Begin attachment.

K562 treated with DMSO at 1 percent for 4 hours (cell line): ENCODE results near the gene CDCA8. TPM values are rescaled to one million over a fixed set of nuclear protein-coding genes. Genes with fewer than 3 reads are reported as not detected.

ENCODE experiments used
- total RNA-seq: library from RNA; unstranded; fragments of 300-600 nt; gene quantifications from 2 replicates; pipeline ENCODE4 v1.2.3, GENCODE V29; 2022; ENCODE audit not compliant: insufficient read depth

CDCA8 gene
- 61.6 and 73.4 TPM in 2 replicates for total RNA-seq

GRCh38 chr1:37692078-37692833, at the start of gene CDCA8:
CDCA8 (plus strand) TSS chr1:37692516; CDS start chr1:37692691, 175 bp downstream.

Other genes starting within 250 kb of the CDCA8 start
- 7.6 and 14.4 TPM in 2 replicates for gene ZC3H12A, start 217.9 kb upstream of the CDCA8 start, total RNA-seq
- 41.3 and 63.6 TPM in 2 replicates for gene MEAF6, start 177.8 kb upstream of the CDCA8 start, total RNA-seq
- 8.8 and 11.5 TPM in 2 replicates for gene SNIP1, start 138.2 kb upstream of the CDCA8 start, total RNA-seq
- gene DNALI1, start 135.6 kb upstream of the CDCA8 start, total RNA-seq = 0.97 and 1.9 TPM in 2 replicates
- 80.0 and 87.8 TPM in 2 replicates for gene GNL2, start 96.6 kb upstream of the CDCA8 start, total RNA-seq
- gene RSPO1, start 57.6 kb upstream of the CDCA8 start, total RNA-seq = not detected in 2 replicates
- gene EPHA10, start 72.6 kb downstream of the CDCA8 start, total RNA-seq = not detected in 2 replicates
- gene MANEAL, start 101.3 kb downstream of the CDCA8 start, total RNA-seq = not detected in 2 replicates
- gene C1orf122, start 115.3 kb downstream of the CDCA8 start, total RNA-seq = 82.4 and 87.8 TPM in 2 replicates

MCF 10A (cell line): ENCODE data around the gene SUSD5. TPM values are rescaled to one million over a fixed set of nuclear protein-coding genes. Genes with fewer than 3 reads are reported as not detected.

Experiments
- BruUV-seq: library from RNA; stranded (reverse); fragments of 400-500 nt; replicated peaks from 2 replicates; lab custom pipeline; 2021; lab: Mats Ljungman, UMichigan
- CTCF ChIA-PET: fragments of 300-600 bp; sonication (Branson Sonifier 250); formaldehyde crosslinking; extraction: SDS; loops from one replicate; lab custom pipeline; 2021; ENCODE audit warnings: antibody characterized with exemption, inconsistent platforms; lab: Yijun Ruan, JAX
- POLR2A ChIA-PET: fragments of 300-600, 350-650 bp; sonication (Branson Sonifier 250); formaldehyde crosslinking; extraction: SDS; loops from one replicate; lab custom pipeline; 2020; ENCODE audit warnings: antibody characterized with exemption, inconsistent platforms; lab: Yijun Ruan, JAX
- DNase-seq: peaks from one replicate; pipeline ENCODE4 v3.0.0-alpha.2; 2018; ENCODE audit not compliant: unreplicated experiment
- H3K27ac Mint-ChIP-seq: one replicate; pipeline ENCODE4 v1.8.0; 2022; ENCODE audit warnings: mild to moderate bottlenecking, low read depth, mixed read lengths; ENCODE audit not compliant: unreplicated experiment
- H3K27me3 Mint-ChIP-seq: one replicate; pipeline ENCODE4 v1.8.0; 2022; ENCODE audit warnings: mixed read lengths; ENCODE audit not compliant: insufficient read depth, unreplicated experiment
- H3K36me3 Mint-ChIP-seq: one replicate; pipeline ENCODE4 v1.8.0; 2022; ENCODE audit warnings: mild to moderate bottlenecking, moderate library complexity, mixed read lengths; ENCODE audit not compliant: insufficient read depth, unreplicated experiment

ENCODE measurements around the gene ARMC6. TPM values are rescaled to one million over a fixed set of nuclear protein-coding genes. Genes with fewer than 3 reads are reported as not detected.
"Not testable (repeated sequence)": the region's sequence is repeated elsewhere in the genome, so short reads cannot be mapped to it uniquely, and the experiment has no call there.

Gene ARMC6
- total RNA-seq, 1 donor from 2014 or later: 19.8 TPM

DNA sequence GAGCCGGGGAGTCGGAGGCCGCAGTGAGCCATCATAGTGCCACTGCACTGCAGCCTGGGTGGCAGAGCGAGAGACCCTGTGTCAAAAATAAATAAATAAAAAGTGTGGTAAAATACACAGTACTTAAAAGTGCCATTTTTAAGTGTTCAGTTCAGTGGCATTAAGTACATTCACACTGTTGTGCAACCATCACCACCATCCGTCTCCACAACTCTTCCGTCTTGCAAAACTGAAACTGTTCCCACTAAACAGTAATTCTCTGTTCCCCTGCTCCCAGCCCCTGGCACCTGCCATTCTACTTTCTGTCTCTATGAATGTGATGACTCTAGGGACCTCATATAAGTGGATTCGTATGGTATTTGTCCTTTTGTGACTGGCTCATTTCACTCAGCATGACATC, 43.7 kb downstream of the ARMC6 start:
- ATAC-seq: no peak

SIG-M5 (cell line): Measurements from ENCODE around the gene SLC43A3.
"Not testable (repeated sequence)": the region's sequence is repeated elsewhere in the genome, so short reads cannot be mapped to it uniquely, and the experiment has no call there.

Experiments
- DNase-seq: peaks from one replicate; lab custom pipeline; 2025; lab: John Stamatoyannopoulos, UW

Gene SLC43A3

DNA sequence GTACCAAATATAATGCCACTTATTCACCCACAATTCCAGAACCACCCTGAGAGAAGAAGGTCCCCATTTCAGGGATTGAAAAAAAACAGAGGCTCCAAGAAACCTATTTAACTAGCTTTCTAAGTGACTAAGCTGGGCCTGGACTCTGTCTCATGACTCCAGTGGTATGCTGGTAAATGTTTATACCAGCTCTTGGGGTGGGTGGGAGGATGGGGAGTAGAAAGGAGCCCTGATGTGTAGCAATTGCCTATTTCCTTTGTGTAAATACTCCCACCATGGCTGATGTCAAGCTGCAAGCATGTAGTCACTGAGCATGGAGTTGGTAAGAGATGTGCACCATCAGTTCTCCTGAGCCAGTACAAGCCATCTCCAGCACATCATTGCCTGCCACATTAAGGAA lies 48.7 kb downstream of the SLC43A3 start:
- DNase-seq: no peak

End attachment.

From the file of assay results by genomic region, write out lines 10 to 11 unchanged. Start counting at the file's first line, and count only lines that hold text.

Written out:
- 41.3 and 63.6 TPM in 2 replicates for gene MEAF6, start 177.8 kb upstream of the CDCA8 start, total RNA-seq
- 8.8 and 11.5 TPM in 2 replicates for gene SNIP1, start 138.2 kb upstream of the CDCA8 start, total RNA-seq